Saturday, May 5, 2012

Spencer, Donald D.. Greetings from Sarasota, Florida: Bradenton & Surrounding Communities.

Schiffer Publishing Ltd.. 2009. 128p. illus. bibliog. index. ISBN 978-0-7643-3213-5. $24.99

In this generously- illustrated (375 color images) publication, the base of which was formed from the author’s postcard, photograph, and memorabilia collections, Spencer (Ph.D., Computer Science), a renowned educator and writer, who has written over 200 books, many of which pertain to Florida, takes readers on a predominantly visual tour of Sarasota, Bradenton, and their surrounding communities. In the preface and part one of four, Spencer covers the early history of postcards, Florida, and the Sarasota-Bradenton area. In parts two and three, each of which is comprised of three chapters and forms the heart of the book, the author provides overviews of Sarasota and Bradenton as well as showcases their attractions, beaches, bridges, hotels, parks, public buildings, schools, streets, transportation networks, and more. Featured mostly by means of postcard reproductions and their captions, “places to go and things to do,” many of which still exist, include Braden Castle, Bradenton Beach, Cars of Yesterday (now the Sarasota Classic Car Museum), Circus Hall of Fame, De Soto National Memorial, The Gamble Plantation, Marie Selby Botanical Gardens, Ringling Brothers and Barnum & Bailey Circus Winter Quarters, Lido Beach, The John and Mable Ringling Museum of Art, Sarasota High School (the future home of the Sarasota Museum of Art), Sarasota Jungle Gardens, Siesta Key Beach, and the Sunshine Skyway Bridge. In part four, consisting of six very short chapters, averaging three pages each, Spencer sets forth descriptions and images pertaining to nearby communities, not limited to Anna Marie Island, Arcadia, Punta Gorda, Sebring, and Venice. Postcard reproductions are captioned, with their dates and values also noted, thereby making this a valuable resource for collectors. Of interest to general readers, residents, tourists, collectors, and others, this colorful, nicely-presented book, with a bibliography, index, and more, belongs in public and special libraries. Review copy. Availability:, Barnes &, Schiffer Books

Friday, May 4, 2012

Couch, Dale L., ed.. Neighboring Voices: the Decorative Culture of Our Southern Cousins: the Fifth Henry D. Green Symposium of the Decorative Arts, Georgia Museum of Art, Athens, Georgia, January 29-30, 2010.

Georgia Museum of Art, University of Georgia. 2011. 111p. illus. ISBN 978-0-9159-7776-5. $25.00.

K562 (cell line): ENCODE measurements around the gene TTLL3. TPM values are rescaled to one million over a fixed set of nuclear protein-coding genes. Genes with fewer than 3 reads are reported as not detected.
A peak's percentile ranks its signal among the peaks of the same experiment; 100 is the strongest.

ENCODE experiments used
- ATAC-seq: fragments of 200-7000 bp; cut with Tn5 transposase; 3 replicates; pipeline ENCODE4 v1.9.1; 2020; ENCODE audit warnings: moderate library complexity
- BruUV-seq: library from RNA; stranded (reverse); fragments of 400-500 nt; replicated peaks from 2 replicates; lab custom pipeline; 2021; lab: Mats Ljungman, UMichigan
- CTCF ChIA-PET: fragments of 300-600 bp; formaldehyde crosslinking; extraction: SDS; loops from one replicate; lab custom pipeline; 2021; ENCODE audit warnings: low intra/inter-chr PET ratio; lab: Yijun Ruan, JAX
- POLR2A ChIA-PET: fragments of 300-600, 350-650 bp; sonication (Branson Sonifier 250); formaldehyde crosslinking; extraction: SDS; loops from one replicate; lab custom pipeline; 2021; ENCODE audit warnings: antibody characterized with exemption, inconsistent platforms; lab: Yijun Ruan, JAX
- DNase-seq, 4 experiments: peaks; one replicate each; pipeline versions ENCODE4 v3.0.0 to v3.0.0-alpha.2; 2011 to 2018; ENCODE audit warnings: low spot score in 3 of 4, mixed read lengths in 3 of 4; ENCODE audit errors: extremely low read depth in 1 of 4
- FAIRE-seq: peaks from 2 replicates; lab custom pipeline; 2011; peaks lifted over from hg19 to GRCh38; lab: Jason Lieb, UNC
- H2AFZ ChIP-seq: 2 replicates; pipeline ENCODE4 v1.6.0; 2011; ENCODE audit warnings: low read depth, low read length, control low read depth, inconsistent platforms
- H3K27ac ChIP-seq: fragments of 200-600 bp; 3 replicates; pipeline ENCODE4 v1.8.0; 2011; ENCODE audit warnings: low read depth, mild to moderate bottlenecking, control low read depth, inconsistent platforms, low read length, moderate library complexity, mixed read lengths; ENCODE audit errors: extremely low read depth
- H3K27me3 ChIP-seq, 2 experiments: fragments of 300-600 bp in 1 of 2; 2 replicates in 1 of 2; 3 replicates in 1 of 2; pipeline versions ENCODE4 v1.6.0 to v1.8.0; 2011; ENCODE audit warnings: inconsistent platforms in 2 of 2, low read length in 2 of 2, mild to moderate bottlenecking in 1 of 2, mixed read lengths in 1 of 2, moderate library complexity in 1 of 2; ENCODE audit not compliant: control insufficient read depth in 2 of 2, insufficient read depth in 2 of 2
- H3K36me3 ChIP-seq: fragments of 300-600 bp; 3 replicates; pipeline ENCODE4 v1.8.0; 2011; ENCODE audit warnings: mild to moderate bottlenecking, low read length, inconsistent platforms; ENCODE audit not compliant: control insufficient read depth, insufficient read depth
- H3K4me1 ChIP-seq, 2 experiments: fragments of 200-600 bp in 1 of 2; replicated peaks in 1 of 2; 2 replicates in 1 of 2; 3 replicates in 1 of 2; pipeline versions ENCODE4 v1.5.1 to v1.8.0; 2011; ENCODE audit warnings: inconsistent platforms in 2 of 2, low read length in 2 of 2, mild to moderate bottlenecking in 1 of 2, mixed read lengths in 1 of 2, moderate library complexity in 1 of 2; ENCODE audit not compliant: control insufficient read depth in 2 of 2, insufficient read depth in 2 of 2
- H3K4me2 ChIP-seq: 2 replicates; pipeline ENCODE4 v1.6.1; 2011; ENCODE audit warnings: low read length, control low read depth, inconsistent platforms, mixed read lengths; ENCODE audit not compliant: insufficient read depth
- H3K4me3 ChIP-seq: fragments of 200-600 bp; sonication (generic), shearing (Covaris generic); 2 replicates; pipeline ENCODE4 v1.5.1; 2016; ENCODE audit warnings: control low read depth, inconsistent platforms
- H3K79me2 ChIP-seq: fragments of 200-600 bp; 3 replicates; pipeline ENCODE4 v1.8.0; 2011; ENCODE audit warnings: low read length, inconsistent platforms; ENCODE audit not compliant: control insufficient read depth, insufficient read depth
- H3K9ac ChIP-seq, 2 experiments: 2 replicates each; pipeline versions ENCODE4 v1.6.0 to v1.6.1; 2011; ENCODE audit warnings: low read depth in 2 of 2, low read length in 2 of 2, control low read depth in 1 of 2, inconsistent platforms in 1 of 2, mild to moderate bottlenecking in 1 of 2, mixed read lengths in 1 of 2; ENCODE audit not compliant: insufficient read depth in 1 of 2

Marking the occasion of the Fifth Henry D. Green Symposium of the Decorative Arts, hosted by the Georgia Museum of Art in 2010 in Athens, GA, this generously-illustrated (more than 50 color reproductions) compilation of selected papers and commentaries pertains to the theme of “neighboring voices,” the nexus of the decorative arts and craftsmanship in Georgia and its nearby "southern" states. Nine contributors, including art dealers, curators, independent scholars, museum professionals, university professors, and others, present seven essays on pertinent subjects. In his essay entitled, “Georgia on Our Mind,” Robert A. Leath features decorative arts objects and installations that comprise the collections at the Museum of Early Southern Decorative Arts (MESDA) in Winston-Salem, NC. Carol Crowe Carraco and Linda Crowe Chesnut showcase White Oak Plantation house and its furnishings as they previously existed in Oglethorpe County, GA. Charlotte M. Crabtree discusses the career and works of the Methodist silversmith John Mood (active 1859-1891), who eventually settled in Charleston, SC. Robert Doares and Barbara Wood examine the connections of Haviland porcelain to the Antebellum southern states while Joey J. Brackner sets forth his findings on the influence of Georgians on Alabama folk pottery. Finally, June Lucas presents a recently-discovered, paint-decorated, chest from North Carolina (c. 1850-1860) that bears aesthetic similarities to pieces from the Georgia Piedmont. Dale L. Couch compares the Johnson chest discussed in Lucas’s article to a well-documented, painted Georgia chest (c. 1839) that belonged to Mary Cronic. Filled with colorful photographs, this well- presented book will interest students, scholars, museum professionals, and others. It belongs in large public, special, and academic, research-oriented book collections. Review copy. Availability:, Georgia Museum of Art Shop